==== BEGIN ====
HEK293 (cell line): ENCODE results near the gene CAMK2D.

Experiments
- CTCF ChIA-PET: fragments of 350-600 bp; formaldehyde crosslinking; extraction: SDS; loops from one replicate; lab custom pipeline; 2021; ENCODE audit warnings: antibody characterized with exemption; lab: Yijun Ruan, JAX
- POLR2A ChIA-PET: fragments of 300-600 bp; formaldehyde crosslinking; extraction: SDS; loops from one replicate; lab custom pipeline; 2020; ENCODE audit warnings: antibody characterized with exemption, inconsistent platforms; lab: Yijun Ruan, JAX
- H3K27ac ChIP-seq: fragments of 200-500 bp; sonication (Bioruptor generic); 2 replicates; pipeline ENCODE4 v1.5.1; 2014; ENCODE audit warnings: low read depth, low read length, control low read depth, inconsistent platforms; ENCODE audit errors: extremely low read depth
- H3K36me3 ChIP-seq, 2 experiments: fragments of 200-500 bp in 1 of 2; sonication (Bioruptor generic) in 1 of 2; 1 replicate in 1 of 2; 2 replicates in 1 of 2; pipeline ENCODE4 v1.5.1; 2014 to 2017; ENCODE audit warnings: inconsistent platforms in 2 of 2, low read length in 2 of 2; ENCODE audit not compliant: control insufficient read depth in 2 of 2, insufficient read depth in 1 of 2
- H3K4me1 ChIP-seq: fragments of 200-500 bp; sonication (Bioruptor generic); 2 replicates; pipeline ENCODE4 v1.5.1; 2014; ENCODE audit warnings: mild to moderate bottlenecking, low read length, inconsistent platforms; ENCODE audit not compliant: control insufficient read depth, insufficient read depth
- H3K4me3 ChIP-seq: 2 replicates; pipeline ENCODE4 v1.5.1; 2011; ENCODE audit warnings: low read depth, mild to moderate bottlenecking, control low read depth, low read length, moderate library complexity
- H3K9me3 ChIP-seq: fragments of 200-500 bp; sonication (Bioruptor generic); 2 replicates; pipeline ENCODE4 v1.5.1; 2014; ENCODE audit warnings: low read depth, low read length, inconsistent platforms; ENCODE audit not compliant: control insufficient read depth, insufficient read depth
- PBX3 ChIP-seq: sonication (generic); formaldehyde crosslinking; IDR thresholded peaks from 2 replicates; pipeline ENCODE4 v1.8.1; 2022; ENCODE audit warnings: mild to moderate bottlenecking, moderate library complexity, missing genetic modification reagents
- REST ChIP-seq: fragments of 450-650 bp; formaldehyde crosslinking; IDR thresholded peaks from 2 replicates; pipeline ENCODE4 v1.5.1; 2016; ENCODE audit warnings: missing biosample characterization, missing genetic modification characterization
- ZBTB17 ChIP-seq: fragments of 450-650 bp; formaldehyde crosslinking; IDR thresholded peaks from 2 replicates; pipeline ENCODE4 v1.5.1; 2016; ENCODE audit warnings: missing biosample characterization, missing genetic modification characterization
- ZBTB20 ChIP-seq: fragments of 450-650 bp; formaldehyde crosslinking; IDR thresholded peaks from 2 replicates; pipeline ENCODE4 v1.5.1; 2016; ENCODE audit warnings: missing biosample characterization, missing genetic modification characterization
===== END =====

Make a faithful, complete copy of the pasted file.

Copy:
HEK293 (cell line): ENCODE results near the gene CAMK2D.

Experiments
- CTCF ChIA-PET: fragments of 350-600 bp; formaldehyde crosslinking; extraction: SDS; loops from one replicate; lab custom pipeline; 2021; ENCODE audit warnings: antibody characterized with exemption; lab: Yijun Ruan, JAX
- POLR2A ChIA-PET: fragments of 300-600 bp; formaldehyde crosslinking; extraction: SDS; loops from one replicate; lab custom pipeline; 2020; ENCODE audit warnings: antibody characterized with exemption, inconsistent platforms; lab: Yijun Ruan, JAX
- H3K27ac ChIP-seq: fragments of 200-500 bp; sonication (Bioruptor generic); 2 replicates; pipeline ENCODE4 v1.5.1; 2014; ENCODE audit warnings: low read depth, low read length, control low read depth, inconsistent platforms; ENCODE audit errors: extremely low read depth
- H3K36me3 ChIP-seq, 2 experiments: fragments of 200-500 bp in 1 of 2; sonication (Bioruptor generic) in 1 of 2; 1 replicate in 1 of 2; 2 replicates in 1 of 2; pipeline ENCODE4 v1.5.1; 2014 to 2017; ENCODE audit warnings: inconsistent platforms in 2 of 2, low read length in 2 of 2; ENCODE audit not compliant: control insufficient read depth in 2 of 2, insufficient read depth in 1 of 2
- H3K4me1 ChIP-seq: fragments of 200-500 bp; sonication (Bioruptor generic); 2 replicates; pipeline ENCODE4 v1.5.1; 2014; ENCODE audit warnings: mild to moderate bottlenecking, low read length, inconsistent platforms; ENCODE audit not compliant: control insufficient read depth, insufficient read depth
- H3K4me3 ChIP-seq: 2 replicates; pipeline ENCODE4 v1.5.1; 2011; ENCODE audit warnings: low read depth, mild to moderate bottlenecking, control low read depth, low read length, moderate library complexity
- H3K9me3 ChIP-seq: fragments of 200-500 bp; sonication (Bioruptor generic); 2 replicates; pipeline ENCODE4 v1.5.1; 2014; ENCODE audit warnings: low read depth, low read length, inconsistent platforms; ENCODE audit not compliant: control insufficient read depth, insufficient read depth
- PBX3 ChIP-seq: sonication (generic); formaldehyde crosslinking; IDR thresholded peaks from 2 replicates; pipeline ENCODE4 v1.8.1; 2022; ENCODE audit warnings: mild to moderate bottlenecking, moderate library complexity, missing genetic modification reagents
- REST ChIP-seq: fragments of 450-650 bp; formaldehyde crosslinking; IDR thresholded peaks from 2 replicates; pipeline ENCODE4 v1.5.1; 2016; ENCODE audit warnings: missing biosample characterization, missing genetic modification characterization
- ZBTB17 ChIP-seq: fragments of 450-650 bp; formaldehyde crosslinking; IDR thresholded peaks from 2 replicates; pipeline ENCODE4 v1.5.1; 2016; ENCODE audit warnings: missing biosample characterization, missing genetic modification characterization
- ZBTB20 ChIP-seq: fragments of 450-650 bp; formaldehyde crosslinking; IDR thresholded peaks from 2 replicates; pipeline ENCODE4 v1.5.1; 2016; ENCODE audit warnings: missing biosample characterization, missing genetic modification characterization